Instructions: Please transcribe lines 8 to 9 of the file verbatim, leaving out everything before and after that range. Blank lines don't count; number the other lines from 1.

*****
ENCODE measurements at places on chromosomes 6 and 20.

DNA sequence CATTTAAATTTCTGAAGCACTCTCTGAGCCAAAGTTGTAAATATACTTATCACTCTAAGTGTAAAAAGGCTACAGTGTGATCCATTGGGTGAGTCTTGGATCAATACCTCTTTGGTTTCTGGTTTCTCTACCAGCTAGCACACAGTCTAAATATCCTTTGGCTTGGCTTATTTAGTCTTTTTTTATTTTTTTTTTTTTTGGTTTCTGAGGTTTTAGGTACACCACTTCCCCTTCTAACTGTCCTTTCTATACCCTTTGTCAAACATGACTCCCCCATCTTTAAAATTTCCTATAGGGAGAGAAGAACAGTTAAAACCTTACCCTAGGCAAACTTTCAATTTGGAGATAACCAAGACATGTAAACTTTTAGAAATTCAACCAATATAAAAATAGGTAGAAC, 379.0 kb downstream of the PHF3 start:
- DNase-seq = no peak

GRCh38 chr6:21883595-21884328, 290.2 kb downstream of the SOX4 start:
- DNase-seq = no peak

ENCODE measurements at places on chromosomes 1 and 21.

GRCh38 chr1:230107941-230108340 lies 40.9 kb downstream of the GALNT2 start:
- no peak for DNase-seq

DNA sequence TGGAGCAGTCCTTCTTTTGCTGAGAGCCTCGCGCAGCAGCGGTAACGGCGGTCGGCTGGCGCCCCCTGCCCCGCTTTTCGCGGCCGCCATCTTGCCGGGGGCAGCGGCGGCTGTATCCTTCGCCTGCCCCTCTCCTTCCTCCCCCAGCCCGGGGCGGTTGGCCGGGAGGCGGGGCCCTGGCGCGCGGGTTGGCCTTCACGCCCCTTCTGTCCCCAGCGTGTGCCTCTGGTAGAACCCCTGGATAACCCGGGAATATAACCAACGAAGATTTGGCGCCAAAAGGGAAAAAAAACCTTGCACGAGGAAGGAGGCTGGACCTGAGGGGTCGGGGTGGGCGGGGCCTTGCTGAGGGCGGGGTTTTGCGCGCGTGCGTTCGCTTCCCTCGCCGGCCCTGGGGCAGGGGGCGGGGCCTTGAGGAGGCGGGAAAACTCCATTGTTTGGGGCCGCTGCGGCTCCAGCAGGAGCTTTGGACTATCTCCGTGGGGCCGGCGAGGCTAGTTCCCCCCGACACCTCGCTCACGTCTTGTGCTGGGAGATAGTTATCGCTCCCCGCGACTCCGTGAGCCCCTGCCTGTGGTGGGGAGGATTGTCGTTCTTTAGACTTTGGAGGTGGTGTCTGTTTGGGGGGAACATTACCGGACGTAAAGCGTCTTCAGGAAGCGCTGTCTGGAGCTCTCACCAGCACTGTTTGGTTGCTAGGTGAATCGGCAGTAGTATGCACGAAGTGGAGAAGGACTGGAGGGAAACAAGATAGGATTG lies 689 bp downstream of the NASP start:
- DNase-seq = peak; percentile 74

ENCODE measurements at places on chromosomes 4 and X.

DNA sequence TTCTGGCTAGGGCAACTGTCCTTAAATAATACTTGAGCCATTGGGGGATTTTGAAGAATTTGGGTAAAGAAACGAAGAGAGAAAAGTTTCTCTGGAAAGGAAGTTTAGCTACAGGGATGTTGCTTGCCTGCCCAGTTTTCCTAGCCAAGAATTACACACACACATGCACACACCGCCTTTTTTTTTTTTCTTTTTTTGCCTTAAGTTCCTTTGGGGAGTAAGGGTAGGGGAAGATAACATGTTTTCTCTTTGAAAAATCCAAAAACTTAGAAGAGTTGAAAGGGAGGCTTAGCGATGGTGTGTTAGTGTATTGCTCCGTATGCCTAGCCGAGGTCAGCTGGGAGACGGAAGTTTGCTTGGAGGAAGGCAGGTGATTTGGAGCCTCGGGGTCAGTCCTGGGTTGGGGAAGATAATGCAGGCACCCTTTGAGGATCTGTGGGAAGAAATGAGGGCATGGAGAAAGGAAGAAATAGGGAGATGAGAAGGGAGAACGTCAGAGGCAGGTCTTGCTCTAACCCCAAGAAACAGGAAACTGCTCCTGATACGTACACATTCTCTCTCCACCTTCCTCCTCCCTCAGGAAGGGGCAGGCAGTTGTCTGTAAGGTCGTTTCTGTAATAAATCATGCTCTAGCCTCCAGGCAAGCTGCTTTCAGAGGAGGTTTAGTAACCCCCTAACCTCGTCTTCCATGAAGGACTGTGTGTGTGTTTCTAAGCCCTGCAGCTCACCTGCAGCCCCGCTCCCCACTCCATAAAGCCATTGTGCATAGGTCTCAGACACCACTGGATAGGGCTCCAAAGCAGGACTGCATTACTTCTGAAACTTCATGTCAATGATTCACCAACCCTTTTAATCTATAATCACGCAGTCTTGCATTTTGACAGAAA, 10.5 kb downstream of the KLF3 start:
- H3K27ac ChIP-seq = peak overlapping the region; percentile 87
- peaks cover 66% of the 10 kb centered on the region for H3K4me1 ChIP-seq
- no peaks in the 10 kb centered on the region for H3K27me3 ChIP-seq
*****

- no peak for DNase-seq

DNA sequence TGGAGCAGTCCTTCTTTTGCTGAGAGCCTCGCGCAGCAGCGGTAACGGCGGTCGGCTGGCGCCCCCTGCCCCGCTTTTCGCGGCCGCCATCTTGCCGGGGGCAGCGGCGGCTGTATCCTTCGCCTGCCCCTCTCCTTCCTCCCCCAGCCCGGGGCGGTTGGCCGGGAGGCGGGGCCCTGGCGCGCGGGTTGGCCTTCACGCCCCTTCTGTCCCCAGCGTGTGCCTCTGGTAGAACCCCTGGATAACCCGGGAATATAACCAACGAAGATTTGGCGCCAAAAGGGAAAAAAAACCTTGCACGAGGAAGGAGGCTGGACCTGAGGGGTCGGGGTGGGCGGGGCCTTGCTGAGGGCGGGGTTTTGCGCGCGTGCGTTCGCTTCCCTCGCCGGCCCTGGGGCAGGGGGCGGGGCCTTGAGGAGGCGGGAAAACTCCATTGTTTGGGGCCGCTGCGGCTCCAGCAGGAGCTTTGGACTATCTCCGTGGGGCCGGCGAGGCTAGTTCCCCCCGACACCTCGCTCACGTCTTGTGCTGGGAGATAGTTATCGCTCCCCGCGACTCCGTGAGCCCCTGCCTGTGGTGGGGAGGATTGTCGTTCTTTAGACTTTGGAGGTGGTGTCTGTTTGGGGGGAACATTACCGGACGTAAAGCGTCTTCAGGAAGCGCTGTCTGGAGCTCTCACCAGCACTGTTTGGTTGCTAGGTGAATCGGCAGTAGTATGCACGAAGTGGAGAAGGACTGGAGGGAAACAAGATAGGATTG lies 689 bp downstream of the NASP start: